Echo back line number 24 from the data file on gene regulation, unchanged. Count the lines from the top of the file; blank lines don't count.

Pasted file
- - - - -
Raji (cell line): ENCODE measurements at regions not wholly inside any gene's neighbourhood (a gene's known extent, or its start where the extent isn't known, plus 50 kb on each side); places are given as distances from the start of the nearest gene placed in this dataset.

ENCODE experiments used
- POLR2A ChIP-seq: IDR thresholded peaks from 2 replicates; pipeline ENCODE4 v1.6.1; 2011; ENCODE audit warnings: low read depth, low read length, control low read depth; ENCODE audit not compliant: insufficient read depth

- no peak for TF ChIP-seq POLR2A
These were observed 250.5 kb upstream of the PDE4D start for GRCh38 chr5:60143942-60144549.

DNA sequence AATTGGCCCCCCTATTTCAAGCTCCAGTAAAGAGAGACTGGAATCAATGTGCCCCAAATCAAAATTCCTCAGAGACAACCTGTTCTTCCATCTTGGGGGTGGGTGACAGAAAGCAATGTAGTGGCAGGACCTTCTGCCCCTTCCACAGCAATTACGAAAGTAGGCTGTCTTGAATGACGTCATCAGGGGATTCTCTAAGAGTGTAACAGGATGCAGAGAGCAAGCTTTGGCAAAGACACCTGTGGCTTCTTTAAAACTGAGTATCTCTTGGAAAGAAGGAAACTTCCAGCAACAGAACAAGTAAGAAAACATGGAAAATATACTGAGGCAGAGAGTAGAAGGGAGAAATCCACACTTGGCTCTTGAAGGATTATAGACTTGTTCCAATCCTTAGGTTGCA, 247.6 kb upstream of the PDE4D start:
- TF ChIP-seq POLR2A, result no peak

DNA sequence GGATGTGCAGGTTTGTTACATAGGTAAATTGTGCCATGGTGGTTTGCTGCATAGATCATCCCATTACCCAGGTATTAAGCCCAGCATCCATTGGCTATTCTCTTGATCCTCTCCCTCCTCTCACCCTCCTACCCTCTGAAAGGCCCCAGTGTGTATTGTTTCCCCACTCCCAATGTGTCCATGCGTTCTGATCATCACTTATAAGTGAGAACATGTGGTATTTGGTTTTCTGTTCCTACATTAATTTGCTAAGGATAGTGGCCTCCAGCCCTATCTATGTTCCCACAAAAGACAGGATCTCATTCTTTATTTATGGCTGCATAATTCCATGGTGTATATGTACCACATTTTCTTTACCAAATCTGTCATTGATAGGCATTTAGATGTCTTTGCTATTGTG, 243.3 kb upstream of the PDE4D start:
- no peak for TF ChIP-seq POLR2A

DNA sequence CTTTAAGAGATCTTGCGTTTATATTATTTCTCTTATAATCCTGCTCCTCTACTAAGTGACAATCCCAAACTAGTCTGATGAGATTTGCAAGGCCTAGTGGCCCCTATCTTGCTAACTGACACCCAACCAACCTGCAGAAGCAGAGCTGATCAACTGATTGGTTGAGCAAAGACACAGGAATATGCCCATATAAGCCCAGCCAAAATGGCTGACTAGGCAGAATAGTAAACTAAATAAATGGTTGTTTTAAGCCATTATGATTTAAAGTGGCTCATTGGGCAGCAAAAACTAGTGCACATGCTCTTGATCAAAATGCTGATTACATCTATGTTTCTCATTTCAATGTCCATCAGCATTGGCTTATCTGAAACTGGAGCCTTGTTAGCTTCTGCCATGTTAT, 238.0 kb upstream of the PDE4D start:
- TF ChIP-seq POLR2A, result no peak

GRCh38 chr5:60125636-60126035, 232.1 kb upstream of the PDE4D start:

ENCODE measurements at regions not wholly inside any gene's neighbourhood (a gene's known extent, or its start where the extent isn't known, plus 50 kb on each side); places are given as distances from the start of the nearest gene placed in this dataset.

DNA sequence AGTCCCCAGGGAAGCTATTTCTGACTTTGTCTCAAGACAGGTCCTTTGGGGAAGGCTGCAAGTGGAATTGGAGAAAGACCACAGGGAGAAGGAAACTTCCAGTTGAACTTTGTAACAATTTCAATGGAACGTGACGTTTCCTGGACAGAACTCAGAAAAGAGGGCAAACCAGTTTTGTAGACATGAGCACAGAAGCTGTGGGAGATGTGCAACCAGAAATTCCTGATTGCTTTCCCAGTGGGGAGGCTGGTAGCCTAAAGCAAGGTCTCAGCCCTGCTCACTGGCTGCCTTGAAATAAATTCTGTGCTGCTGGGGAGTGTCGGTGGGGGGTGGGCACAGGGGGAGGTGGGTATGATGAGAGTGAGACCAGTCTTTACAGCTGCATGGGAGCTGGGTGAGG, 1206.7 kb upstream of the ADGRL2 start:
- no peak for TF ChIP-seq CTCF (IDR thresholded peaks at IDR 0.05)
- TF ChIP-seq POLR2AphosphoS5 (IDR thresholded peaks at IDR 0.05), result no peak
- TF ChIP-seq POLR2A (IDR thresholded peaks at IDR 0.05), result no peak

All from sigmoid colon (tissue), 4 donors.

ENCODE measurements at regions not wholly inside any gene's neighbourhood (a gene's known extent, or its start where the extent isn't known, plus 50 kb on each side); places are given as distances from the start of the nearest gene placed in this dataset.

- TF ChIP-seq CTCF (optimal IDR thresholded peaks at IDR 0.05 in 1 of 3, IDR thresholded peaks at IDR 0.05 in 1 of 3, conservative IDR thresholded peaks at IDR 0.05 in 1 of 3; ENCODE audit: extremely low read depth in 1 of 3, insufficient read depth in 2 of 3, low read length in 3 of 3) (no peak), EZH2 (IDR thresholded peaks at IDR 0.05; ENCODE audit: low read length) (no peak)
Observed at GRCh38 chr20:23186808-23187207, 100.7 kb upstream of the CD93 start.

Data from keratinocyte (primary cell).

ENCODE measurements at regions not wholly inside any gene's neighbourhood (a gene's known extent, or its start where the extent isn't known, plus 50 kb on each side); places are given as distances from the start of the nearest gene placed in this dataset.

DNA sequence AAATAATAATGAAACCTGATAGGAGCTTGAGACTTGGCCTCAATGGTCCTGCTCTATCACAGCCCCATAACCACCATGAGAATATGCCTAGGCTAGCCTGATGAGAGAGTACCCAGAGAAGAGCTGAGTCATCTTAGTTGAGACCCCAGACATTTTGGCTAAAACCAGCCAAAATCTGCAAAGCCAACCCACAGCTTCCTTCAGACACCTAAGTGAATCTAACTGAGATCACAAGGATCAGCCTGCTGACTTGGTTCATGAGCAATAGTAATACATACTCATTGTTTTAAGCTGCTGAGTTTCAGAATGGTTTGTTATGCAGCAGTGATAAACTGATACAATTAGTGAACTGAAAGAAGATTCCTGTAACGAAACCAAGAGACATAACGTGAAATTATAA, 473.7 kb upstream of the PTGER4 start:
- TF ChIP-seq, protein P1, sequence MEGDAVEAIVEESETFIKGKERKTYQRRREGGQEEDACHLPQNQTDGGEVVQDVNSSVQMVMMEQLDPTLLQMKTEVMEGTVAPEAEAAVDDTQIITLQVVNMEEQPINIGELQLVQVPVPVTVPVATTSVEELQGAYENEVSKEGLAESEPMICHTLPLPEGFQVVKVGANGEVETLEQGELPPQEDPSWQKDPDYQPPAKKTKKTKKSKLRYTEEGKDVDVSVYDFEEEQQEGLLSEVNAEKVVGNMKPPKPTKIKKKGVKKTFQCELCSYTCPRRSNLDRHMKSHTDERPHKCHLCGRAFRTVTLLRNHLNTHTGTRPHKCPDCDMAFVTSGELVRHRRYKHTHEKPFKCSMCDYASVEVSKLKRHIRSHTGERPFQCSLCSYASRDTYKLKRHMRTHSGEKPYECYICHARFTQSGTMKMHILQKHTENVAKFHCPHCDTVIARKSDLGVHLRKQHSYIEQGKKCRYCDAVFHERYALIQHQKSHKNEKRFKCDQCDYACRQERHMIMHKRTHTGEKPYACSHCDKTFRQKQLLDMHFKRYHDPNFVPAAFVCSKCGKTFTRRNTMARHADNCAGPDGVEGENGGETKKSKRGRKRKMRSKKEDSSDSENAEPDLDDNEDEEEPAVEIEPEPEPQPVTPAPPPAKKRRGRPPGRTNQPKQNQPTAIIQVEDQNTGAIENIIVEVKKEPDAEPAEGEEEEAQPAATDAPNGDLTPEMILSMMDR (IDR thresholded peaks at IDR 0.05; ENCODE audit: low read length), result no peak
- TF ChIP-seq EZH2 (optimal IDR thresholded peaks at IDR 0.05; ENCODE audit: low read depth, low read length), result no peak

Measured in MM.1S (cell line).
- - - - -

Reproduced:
DNA sequence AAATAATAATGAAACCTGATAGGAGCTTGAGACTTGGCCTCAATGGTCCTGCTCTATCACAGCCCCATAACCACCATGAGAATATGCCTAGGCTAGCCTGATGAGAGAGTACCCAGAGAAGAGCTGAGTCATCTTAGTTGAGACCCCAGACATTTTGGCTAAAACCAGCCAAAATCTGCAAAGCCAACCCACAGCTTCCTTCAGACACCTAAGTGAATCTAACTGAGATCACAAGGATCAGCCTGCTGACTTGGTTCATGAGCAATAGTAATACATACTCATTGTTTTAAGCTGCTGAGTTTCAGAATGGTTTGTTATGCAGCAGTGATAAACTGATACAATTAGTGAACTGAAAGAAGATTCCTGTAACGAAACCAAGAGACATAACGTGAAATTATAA, 473.7 kb upstream of the PTGER4 start: